Doug Martsch is a compelling figure in Pacific Northwest rock because of the vessel of his profundity. We get ‘em in all sizes up here, but how Martsch and Built To Spill got to this point is a little exceptional. Whereas most of our mythologies are built on ethics (Olympia), communal bemusement with outsiders (‘90s Seattle), counter-intuitive business satire that actually works (Sub Pop), grass-roots individualism (Macklemore, I suppose), or reactive criticism (the entire Northwest music scene) against overgeneralization (this very sentence), Martsch has stuck pretty close to his own private Idaho (pun seen coming from a mile away) of challenging song structures and his tricky, still underestimated guitar brilliance.
That’s not to say Built To Spill hasn’t produced moving lyrics or emotional benchmarks; There’s Nothing Wrong With Love was replete with both. But their meaning has always felt more corrective to me. Their stock in trade is their conquest of the song form, and Martsch’s pursuit of every required outlet through guitar artistry, and the ability of his rhythm section to push him there. It’s a jazz player’s approach to a defiantly populist electric folk music, and on Untethered Moon, the first Built To Spill release in six years, Martsch sounds as committed to the method as ever.
Even as the album starts with what looks like a mission statement in “All Our Songs,” the feeling’s not so much self-referential as it is a reset of Built To Spill’s principles. “All our songs sound like they’ve been here forever,” Martsch sings; “we know there’s no other way,” and in unexpectedly declarative form, “rock and roll will be here forever.” But it’s the means by which this preamble’s delivered that counts: Drummer Steve Gere promises a jungle punk beat, while overdriven rhythm guitars settle for a couple of verses. About two minutes in Martsch uncorks every effect in his arsenal for a brief fugue of solos that seem almost like a demonstration record. By the end of its six-plus minutes “All Our Songs” sounds like a summation of everything held dear about BTS.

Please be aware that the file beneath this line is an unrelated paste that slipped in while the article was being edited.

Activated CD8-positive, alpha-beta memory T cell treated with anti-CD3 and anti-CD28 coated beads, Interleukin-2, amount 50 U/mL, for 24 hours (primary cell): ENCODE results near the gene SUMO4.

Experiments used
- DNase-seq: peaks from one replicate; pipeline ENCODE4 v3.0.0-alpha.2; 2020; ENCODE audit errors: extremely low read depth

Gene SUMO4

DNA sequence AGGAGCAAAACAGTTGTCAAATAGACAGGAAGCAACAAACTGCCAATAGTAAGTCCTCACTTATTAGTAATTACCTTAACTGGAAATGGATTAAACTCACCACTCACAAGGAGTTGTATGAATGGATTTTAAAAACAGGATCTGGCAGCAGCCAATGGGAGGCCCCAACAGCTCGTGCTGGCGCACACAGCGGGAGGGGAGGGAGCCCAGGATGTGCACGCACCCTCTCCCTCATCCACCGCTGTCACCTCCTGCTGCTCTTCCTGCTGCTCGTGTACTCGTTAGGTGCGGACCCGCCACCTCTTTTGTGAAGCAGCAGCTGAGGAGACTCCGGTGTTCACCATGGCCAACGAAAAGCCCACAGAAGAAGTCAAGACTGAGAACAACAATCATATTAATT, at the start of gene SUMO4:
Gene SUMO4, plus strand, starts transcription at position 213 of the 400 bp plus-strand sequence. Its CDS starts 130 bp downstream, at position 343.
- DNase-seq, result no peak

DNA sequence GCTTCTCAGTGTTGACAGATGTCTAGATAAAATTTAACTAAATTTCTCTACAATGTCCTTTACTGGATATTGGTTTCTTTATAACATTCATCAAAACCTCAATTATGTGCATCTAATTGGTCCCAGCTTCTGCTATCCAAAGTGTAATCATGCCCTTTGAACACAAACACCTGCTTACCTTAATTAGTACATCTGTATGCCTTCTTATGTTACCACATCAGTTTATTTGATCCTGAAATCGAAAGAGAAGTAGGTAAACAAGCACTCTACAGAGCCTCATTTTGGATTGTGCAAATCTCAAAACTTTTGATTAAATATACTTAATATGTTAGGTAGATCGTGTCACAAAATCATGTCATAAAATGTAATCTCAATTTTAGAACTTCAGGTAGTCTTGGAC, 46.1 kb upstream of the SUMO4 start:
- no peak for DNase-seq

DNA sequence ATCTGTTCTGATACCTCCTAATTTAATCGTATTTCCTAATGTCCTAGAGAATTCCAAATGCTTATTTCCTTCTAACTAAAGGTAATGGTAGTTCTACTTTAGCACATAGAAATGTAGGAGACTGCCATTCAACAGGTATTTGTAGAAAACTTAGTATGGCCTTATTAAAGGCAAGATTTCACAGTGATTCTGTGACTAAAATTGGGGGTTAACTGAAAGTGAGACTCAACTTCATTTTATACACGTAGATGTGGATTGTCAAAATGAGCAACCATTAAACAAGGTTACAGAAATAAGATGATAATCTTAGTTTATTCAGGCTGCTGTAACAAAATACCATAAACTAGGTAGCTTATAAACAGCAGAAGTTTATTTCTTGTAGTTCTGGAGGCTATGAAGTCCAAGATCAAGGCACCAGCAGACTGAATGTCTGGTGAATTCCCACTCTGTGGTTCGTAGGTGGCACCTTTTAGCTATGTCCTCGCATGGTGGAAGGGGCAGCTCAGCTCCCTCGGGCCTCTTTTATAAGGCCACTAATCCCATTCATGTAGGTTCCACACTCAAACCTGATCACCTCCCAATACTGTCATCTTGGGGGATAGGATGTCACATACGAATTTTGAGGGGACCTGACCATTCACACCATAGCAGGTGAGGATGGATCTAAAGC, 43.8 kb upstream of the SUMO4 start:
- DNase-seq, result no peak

But it’s just getting started, and from there Untethered Moon operates primarily as a function of power, less heedful of restraint. “Living Zoo” kicks off with a minute and a half of gradually increasing tempos with Martsch bending out chiming and cutting leads, until the song suddenly drops into a tight expression of perspective, similar to Document-era R.E.M. Martsch wonders aloud at the simple truth of “Being a human/Being an animal too.” “Some Other Song” announces itself as an anthem with aggression and intent, but settles into a road valentine where Martsch’s vocals and guitars mirror each other. “C.R.E.B.” welds perfectly displaced guitar stabs with a BÖC-style melody and a space-consuming dub-style break, the nature of the components seemingly changing at will.
The closing “When I’m Blind” is the album’s biggest dare, getting a verse out of the way in 90 seconds before Martsch embarks on a five-and-a-half minute solo over one bass note and a near-polka beat. The solo’s more about the work of revelation than the tenets of expression, less lyrical than guttural, the exclamation point on all comparisons of Martsch to electric Neil Young. When Gere and bassist Jason Albertini finally break character and join Martsch to effect a surprise coda, it’s a revelatory concession of spirit that almost justifies the excess.
Given that Untethered Moon is as much a guitar album as any other Built To Spill record, there’s a haze over the production that sacrifices a bit of edge. Producers Martsch and Sam Coomes (Quasi) push Gere and Albertini back a little far into the mix, sanding down the sharpness and clarity that rang out with There’s Nothing Wrong With Love and Keep It Like a Secret. Even Martsch’s consumptive guitar runs into a blight of muddiness every once in awhile. But at least the sense of direction is clear, and after six years in which pop and rock productions have called attention to their enhancements, the rough-hewn naturalism of Untethered Moon might give us all we need to know. For supplementary information, refer to Doug Martsch’s well-worn fretboard.